Essays on Team-based Incentives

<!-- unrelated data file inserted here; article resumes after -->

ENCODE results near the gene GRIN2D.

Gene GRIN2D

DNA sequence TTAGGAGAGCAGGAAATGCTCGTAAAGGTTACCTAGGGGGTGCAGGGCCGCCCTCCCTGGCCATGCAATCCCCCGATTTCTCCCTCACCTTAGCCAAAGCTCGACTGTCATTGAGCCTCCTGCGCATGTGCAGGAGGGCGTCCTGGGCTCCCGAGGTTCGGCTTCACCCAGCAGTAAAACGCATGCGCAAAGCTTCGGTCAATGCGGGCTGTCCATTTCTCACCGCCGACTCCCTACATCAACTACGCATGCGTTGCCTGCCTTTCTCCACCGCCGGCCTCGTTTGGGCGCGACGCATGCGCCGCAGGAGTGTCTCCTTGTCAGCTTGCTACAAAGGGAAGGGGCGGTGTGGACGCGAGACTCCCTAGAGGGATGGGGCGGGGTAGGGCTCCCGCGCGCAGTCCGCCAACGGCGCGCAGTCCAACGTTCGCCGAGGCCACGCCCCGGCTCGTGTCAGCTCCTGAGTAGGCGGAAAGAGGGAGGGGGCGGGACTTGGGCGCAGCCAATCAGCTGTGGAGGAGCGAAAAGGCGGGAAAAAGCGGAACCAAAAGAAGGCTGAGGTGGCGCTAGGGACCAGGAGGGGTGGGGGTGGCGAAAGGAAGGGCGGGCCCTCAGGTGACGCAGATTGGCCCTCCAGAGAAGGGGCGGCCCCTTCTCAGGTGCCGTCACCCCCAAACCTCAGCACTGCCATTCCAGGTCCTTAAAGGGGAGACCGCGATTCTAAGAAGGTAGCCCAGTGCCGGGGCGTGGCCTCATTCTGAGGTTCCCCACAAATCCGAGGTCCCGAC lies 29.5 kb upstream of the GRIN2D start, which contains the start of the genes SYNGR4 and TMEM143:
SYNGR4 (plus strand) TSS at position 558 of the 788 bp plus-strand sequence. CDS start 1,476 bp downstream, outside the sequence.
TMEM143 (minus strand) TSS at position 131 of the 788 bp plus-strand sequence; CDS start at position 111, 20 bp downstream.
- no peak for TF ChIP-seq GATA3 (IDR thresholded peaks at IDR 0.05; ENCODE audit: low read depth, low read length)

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Over the past few decades, team-based incentives are used by more and more organizations to motivate their agents to exert effort. The usage of team incentives creates many challenges, especially the “free-riding” problem. In current dissertation, I provide the evidence from the laboratory and field experiments to answer several critical questions faced by managers: Given the potency of free-riding and without task complementary, could team-based incentives be at least as effective as individual-based incentives or even better? If so, under what condition would the team-based incentives be effective? Furthermore, what are the driving forces that make team-based incentives effective? In essay 1, I focus on the piece rates compensation scheme. Specifically, I examine three types of incentives: Individual incentive where agents are paid by a commission rate purely on their individual output; Team-based incentive where agents are paid by a commission rate on the weighted average of individual output and team output (the average of output of all the members in the team). Team-based incentive can be further categorized as Team incentive when the weight of individual output is zero and Hybrid incentive with the weight greater than zero but less than one. I find that team-based incentives could be as effective as individual-based incentives under certain environment. More important, changing the structure of team-based incentives by varying the proportion of individual output and team output can make team-based incentives even more effective. Last, appropriate mutual monitoring is helpful but “perfect” mutual monitoring may induce negative effect on agents’ effort. In essay 2, I compare the efficacy of team-based versus individual-based incentives using economic experiments, answering the following question: when designing contests to motivate employees, should managers organize employees to compete in teams or as individuals? I develop a behavioral economics model that shows that if contestants are averse to being responsible for their team’s loss, a team-based contest can yield higher effort as compared to an individual-based contest. I test this prediction for a four-person contest using a laboratory economics experiment. The results show that when contestants do not know each other, average effort levels in the individual-based and team-based contests are no different. However, when I allow contestants to socialize with potential teammates before making effort decisions, team-based contests yield higher effort relative to individual-based contests. I also conduct a field experiment that compares team-based and individual-based contests in a setting where contestants are familiar with one another. The results parallel those from the lab and indicate that team-based contests generate higher sales.